Trustee Tom Baxter on South African artist

By Tom Baxter
June 28, 2018

The best parts of any trip are serendipitous. Toward the end of a recent visit to South Africa, my wife and I stopped by the Iziko South African National Gallery in Cape Town, and discovered a special exhibition of works by the South African artist Lionel Davis.

Neither of us were familiar with Davis, who isn’t well known in this country. We marveled at the tremendous energy and breadth of his work. Every corner we turned as we strolled through the gallery revealed some new and fully realized genre: biting political posters and lush abstracts, intricate line drawings and vivid collages. It had about it both a restlessness and a patient command of many techniques.

Around another corner, there was a short, stout fellow with a gray ponytail, who turned out to be the artist himself, chatting with a group of admirers before beginning a “walkabout” through his collection.

Photos in South Africa including Lili Baxter and Lionel Davis, bottom left, photo credit Tom Baxter

Davis’ improbable career as an artist should be an antidote for any of us who think we’ve grown too old to indulge our creative urges. Although he showed a talent for drawing as a child in Cape Town’s District Six neighborhood, he was past 40 when he took his first art class, while under house arrest.

He’d been an anti-apartheid activist as a young man, and was imprisoned on Robben Island in 1964, the same year Nelson Mandela arrived at that infamous prison, a grey and turbulent boat ride from one of the most beautiful cities on the globe. After seven years on Robben Island, Davis was placed under house arrest for five more years. It was during that time that he became involved in Cape Town’s Community Arts Project, which combined the arts with activism.

Davis went on to get an art degree, and turned his hand to using art in any way that was handy. He taught, created calendars, posters and children’s books. He became a mentor to a new generation of South African artists, but although late in life his works are celebrated in exhibitions like this one, he never pursued a living as a gallery artist. For a number of years, he worked as a tour guide on Robben Island, when the former prison was turned into a museum.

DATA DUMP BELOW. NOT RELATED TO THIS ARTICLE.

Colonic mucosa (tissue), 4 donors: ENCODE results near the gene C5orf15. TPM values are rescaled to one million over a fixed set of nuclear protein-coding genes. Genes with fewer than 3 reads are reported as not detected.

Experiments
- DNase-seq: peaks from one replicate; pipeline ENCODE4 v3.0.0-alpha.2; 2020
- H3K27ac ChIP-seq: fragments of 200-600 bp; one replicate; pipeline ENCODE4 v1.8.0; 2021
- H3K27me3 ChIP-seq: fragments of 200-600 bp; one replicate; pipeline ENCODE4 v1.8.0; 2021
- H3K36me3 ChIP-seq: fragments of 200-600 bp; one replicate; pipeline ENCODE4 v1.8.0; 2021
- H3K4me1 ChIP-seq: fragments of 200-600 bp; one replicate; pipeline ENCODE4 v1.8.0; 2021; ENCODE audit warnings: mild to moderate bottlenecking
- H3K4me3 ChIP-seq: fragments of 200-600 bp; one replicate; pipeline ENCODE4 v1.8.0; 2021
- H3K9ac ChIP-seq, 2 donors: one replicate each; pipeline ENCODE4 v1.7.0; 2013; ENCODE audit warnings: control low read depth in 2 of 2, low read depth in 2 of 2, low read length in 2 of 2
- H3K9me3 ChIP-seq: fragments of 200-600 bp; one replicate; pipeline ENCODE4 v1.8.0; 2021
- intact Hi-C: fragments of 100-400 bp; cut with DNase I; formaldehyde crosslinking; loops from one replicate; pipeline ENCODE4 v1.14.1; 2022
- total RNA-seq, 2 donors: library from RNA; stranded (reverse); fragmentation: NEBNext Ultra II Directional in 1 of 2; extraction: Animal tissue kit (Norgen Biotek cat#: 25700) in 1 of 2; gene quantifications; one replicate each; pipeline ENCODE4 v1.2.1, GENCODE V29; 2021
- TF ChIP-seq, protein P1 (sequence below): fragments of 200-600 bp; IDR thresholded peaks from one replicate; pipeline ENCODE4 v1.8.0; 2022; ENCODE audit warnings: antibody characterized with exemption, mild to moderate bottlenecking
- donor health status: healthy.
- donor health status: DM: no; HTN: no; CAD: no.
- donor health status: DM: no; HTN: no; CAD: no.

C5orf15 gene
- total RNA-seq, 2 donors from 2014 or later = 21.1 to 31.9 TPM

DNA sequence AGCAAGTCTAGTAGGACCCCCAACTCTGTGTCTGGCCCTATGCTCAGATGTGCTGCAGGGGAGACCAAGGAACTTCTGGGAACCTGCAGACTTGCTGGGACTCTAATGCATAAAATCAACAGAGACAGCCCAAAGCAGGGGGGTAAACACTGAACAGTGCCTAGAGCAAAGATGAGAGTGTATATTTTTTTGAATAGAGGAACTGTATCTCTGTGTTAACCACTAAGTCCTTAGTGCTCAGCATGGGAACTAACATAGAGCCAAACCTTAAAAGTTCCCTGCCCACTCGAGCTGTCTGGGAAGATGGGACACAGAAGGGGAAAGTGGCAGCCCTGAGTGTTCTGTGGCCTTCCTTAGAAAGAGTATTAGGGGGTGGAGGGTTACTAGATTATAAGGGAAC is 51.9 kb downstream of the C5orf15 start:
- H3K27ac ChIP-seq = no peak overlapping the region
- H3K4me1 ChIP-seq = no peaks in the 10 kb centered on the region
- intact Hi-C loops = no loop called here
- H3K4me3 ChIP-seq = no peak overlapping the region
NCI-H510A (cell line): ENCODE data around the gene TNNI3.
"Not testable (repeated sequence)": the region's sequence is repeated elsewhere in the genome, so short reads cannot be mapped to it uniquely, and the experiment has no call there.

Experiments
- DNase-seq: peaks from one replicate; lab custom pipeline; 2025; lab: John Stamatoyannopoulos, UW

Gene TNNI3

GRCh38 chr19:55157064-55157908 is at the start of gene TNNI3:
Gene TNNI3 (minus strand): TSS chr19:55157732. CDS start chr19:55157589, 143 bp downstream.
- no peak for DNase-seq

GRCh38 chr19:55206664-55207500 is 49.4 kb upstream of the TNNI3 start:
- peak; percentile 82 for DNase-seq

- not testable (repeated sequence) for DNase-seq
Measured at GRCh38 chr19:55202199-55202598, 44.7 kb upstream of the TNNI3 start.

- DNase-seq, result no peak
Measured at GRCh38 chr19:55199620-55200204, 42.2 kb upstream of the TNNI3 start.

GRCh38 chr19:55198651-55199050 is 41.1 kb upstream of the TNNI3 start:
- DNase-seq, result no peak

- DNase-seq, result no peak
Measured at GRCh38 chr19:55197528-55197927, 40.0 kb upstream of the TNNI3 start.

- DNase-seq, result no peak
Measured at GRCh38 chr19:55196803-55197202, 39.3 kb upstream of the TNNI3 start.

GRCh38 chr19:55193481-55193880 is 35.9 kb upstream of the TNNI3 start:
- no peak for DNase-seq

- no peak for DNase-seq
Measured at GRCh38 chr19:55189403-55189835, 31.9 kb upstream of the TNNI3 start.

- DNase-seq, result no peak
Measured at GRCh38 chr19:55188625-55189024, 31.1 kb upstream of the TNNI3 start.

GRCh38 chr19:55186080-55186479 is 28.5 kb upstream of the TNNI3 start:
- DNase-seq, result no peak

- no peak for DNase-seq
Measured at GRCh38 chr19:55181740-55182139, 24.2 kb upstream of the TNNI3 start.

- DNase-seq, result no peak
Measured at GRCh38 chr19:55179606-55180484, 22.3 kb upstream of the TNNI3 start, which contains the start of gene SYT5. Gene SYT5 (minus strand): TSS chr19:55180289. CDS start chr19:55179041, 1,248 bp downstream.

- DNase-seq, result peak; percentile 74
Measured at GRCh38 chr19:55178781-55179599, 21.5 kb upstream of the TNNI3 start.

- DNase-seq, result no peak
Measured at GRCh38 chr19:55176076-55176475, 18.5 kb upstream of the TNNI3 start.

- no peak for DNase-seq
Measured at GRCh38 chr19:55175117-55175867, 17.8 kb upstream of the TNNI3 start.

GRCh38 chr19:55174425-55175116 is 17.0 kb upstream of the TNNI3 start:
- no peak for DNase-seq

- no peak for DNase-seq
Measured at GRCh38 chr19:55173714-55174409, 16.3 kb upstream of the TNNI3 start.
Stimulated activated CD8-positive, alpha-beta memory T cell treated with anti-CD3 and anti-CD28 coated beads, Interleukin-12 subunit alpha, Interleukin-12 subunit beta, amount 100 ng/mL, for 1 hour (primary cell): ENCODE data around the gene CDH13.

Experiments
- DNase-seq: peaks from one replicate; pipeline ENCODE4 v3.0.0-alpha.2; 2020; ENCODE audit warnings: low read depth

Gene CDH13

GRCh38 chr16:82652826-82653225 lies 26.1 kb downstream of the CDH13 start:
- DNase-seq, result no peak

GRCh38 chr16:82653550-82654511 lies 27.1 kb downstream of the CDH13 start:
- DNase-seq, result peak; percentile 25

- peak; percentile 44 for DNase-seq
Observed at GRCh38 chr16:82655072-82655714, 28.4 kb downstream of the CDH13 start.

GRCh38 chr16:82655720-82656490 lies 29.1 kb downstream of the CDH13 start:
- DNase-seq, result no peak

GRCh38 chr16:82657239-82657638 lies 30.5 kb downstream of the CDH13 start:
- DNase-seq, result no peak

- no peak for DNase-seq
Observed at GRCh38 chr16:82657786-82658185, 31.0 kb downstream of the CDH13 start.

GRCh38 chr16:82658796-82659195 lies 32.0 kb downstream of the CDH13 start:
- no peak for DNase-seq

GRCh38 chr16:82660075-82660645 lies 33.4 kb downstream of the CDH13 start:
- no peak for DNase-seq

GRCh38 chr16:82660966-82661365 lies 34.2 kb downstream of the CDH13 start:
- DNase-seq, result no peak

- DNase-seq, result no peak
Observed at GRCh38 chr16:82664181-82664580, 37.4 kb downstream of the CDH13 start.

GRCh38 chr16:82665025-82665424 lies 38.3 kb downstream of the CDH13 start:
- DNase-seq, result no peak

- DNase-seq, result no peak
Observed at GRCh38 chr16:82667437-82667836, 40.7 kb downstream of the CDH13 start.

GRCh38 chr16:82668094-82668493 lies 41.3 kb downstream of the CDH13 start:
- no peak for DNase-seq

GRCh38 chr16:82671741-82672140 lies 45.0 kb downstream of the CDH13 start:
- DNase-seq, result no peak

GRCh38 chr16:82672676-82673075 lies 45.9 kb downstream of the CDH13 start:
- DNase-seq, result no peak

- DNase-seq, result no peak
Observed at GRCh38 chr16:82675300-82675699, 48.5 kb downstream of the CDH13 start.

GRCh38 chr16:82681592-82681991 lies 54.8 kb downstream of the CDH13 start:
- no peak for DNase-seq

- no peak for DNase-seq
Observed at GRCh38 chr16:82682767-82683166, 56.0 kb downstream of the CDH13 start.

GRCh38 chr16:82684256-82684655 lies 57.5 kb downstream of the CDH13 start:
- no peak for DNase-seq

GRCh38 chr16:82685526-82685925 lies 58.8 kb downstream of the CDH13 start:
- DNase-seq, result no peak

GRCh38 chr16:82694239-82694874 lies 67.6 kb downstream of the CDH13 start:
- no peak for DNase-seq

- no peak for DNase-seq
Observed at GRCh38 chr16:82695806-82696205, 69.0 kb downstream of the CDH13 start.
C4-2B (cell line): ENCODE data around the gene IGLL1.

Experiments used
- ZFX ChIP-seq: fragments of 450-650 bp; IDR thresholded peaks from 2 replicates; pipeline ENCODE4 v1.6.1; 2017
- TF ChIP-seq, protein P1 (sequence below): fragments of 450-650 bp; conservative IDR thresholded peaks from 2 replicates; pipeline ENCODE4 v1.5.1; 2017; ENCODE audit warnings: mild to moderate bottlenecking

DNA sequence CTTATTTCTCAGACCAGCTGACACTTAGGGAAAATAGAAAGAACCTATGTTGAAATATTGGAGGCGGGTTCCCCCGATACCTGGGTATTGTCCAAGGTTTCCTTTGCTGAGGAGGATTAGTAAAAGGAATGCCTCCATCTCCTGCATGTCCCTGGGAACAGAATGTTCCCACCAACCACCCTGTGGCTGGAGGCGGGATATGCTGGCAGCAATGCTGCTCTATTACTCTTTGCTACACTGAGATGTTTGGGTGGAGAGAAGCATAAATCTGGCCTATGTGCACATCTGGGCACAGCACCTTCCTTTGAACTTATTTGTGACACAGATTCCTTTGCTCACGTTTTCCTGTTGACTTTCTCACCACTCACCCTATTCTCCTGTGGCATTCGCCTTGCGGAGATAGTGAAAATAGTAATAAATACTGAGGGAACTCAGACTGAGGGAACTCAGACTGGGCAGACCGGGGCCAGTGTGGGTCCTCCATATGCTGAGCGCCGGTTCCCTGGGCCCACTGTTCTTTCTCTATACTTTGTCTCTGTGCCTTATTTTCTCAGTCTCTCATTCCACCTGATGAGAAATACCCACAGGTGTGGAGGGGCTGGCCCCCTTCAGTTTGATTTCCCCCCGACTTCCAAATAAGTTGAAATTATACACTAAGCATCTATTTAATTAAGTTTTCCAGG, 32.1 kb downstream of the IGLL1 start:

When a group had assembled for the walkabout, Davis led us through the collection, explaining how he started many paintings and put them aside, then took them up again and transformed them years later.

“Because I don’t do my art for money, I don’t have to do it this-that way or the other,” Davis explained.

That feeling, that you don’t have to do things this-that way or the other, is something most of us long for, but find hard to achieve. Many of us associate that wish with reaching a stage in life when you’re financially secure, when the kids are grown and the mortgage is paid.

But a lot of it is about figuring what you want to do, and how to do it as much as possible. It’s a life-long project which involves a lot of thought about how you want to be rewarded for the time you spend.

Lionel Davis isn’t a wealthy man by American standards, but he has lived a spectacularly wealthy life. And in the fullness of his years, he stands within a treasure house of his own creation.

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One Response to “Trustee Tom Baxter on South African artist”
  1. Maureen Kelly says:

    Thank you, Tom, for sharing this beautiful story of someone pursuing his dream, regardless of age or storied past. His time seems very well spent!

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